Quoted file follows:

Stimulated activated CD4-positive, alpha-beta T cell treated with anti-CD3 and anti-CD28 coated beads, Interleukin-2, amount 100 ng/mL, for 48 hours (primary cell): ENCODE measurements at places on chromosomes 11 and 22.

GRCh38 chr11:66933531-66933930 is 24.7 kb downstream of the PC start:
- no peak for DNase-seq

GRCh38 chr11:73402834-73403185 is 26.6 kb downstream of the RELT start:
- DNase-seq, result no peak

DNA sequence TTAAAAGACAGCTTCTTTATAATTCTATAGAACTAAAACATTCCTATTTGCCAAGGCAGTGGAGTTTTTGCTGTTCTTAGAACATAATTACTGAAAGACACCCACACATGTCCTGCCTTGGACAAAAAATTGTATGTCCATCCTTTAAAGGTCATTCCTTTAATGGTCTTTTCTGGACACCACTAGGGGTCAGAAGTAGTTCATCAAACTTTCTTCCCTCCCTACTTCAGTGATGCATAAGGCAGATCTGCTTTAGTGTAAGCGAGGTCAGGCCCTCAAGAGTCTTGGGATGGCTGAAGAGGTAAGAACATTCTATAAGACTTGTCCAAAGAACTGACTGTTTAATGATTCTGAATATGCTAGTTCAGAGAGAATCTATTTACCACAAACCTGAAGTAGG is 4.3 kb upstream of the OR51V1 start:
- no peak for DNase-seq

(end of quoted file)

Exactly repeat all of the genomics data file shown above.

Stimulated activated CD4-positive, alpha-beta T cell treated with anti-CD3 and anti-CD28 coated beads, Interleukin-2, amount 100 ng/mL, for 48 hours (primary cell): ENCODE measurements at places on chromosomes 11 and 22.

GRCh38 chr11:66933531-66933930 is 24.7 kb downstream of the PC start:
- no peak for DNase-seq

GRCh38 chr11:73402834-73403185 is 26.6 kb downstream of the RELT start:
- DNase-seq, result no peak

DNA sequence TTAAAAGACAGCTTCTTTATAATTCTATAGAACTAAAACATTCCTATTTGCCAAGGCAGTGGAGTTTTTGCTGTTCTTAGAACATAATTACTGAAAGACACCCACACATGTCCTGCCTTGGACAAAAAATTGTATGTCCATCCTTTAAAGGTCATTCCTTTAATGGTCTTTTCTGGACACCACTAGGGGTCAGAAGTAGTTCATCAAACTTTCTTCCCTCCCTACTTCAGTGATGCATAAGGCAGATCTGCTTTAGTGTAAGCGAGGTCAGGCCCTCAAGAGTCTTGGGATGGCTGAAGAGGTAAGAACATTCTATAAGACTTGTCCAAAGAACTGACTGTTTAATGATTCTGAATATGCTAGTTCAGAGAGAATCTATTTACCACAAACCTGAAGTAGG is 4.3 kb upstream of the OR51V1 start:
- no peak for DNase-seq